Parameters for each model were randomly chosen within the presented ranges using corresponding distribution. Although they were drawn randomly, all of them are reproducible.
All datasets used in the benchmark were downloaded from OpenML Vanschoren et al. . These datasets come from OpenML100 and are all for binary classification, the number of observations are between and , the number of features is less than , and the ratio of the minority class and the majority class is above .
All considered datasets’ OpenML ids:
4 Data collection
Each dataset was divided into train/test bootstrap pairs. Each row is not guaranteed to be chosen exactly once to the test set or times to the train set because each pair was chosen independently in a bootstrap manner. Each considered model with a particular set of hyperparameters was times trained, one time on each train subset and evaluated on a corresponding test. There were two collated measures: ACC and AUC. Thus, for each model and each dataset should be ACC and AUC measures. However, not all computations finished and they are updated on a regular basis as they progress. Additionally, learning times were collected.
What is important in our approach, the first thing we did is arbitrary choosing datasets and randomly choosing parameters in a way described above in a table 1. Thus they had been all chosen and set before any calculations began and they were not updated meanwhile. Splits to train/test subsets are also constant for each dataset. This makes comparing results between different algorithms easier. We are trying to cover as much of parameter space as possible, including also parameters in subspaces that may not work well or even work at all. This should make possible researches in more broad-spectrum concerning hyperparameters. However, for practical reasons, we had to draw them only from finite ranges.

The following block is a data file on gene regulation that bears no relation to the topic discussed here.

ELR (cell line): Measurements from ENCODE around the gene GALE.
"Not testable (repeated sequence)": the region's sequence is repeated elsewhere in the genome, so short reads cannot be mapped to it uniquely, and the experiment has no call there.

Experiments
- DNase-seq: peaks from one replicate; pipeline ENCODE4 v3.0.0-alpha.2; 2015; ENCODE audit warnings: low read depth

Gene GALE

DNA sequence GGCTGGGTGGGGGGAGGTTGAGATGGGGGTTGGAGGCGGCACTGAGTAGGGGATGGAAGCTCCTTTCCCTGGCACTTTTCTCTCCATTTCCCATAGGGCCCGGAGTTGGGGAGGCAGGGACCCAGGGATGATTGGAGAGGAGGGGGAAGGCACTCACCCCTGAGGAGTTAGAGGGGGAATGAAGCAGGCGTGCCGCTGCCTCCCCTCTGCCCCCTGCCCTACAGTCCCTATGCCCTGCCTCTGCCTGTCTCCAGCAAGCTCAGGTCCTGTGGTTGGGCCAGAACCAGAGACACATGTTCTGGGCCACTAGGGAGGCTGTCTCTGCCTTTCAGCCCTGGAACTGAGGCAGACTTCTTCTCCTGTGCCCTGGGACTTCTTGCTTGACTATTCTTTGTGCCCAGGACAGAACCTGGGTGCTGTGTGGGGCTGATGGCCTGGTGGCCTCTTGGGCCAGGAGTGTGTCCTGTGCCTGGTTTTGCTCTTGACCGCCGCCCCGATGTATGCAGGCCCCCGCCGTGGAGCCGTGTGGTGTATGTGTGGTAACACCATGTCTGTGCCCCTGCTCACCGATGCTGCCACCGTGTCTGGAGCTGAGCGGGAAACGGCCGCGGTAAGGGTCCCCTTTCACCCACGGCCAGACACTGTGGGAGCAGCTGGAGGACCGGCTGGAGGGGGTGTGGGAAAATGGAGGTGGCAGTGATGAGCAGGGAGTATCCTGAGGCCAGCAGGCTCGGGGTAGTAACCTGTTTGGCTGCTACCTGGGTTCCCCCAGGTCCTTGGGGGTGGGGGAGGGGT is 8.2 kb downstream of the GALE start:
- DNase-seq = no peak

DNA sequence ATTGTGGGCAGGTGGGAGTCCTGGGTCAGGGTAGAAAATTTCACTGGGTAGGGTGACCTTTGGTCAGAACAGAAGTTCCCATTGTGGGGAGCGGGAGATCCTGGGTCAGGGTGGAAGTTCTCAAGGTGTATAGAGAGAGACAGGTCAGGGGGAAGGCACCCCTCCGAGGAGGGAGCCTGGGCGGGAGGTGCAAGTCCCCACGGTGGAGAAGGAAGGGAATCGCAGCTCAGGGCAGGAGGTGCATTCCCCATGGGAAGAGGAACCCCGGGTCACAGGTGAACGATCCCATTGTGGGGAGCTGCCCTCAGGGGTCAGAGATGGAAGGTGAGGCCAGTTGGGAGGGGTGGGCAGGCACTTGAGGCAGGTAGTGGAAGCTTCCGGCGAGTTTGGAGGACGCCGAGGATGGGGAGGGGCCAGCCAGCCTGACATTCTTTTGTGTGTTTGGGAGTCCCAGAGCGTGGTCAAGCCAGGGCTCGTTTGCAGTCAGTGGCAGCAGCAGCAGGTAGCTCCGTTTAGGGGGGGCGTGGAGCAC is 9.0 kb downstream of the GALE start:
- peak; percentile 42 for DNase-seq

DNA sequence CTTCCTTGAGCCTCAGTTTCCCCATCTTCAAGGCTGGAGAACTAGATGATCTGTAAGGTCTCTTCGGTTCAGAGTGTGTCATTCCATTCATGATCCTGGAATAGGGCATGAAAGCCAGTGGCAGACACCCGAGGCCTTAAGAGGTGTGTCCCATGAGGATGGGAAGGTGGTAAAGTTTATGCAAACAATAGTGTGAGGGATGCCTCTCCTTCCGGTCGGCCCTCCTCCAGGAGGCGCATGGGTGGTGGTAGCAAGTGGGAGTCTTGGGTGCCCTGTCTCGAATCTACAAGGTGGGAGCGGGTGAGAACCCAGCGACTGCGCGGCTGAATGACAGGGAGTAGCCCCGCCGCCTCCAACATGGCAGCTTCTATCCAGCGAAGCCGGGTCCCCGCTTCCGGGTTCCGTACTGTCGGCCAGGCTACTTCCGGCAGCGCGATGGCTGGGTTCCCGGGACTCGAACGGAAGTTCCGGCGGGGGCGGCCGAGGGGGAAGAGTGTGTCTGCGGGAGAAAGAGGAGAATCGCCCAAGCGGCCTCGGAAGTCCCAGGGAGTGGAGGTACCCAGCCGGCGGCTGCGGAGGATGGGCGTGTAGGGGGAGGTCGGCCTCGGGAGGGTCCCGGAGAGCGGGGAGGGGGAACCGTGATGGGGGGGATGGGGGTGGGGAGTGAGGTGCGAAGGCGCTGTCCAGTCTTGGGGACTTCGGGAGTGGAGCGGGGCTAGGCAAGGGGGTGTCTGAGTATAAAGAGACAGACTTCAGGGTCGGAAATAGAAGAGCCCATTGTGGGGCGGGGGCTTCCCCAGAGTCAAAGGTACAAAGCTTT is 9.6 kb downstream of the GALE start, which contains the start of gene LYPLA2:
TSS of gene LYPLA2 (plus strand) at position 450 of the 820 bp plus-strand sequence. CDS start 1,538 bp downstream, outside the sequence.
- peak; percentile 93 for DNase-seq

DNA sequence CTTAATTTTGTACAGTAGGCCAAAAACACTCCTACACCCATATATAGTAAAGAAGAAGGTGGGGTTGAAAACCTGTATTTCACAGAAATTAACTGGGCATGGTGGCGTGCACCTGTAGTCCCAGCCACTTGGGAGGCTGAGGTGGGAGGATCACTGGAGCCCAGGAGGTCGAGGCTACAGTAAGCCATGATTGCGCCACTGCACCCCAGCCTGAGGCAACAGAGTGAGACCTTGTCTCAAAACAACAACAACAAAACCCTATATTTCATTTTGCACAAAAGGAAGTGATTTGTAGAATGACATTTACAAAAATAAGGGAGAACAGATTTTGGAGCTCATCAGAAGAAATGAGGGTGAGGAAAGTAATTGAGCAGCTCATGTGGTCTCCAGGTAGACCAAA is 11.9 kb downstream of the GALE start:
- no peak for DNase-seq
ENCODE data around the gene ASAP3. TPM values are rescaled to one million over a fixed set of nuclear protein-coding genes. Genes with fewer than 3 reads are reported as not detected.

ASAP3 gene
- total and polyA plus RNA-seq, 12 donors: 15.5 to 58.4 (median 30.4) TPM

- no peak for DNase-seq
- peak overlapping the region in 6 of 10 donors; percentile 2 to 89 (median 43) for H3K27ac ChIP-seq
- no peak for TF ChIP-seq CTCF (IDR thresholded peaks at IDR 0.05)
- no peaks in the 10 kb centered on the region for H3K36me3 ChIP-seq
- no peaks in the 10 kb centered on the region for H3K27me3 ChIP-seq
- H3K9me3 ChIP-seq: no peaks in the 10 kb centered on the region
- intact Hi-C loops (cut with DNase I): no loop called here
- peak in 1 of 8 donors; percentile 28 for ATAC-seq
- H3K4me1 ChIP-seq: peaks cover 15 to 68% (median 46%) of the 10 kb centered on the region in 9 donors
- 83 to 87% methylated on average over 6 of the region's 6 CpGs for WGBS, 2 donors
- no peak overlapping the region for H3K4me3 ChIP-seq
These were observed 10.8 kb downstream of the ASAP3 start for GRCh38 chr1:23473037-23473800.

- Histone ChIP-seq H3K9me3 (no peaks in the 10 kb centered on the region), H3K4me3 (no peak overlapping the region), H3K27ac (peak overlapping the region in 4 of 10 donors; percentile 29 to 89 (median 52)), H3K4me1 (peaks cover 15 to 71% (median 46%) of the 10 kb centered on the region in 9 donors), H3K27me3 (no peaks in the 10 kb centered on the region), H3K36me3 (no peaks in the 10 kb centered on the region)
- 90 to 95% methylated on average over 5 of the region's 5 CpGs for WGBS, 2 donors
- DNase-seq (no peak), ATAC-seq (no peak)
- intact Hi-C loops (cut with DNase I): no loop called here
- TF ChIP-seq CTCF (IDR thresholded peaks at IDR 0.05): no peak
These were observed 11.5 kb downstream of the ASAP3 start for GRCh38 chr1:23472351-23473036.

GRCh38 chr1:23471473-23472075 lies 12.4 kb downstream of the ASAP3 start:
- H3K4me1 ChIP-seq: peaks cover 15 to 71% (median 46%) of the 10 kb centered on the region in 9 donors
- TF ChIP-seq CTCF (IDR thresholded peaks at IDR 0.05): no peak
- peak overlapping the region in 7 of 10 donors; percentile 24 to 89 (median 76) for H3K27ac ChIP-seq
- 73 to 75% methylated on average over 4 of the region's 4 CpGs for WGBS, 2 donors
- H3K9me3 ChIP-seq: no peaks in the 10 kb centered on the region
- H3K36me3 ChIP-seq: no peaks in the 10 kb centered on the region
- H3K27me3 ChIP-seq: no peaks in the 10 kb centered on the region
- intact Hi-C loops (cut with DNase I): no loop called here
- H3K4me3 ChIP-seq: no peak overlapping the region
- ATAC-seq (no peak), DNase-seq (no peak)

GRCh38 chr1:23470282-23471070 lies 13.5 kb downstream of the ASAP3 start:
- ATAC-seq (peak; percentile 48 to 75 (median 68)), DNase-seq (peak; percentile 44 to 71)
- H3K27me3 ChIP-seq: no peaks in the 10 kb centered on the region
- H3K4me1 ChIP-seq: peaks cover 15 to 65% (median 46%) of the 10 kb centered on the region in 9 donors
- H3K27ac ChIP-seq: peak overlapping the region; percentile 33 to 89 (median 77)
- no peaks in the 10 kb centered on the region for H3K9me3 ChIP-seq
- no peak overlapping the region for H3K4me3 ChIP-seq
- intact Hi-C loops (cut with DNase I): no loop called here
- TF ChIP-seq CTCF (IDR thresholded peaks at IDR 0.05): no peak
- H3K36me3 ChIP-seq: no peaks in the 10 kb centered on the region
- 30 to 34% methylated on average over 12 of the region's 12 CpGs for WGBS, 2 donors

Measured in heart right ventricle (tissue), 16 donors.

4.1 ABC4ML - Automated benchmark collector
ABC4ML is an abbreviation of Automated benchmark collector, software written and used for easy and reproducible benchmarking of selected datasets. Its main function is calculate
that simply takes model name, vector ofOpenML datasets’ ids, path to a file with train/test splits and a path to file with parameters sets. This allows easy and transparent calculations as well as easy parallelization. If considered machine learning algorithm did not converge there would be returned NA.
As you see, you need to create a file with data splits in a form of rows ids and file with parameters sets first, before any calculations.
Due to use of OpenML, there is no need for downloading these datasets by hand prior to run calculations. They are one by one downloaded to RAM as they are needed in progressing computations.
After some initial data collection, we obtained estimated times of calculations on each dataset. Then datasets were grouped in such a way, that sum of time required for all datasets in a group is nearly equal with other groups.
For each model and each group of datasets was run a docker container that was calculating benchmarks.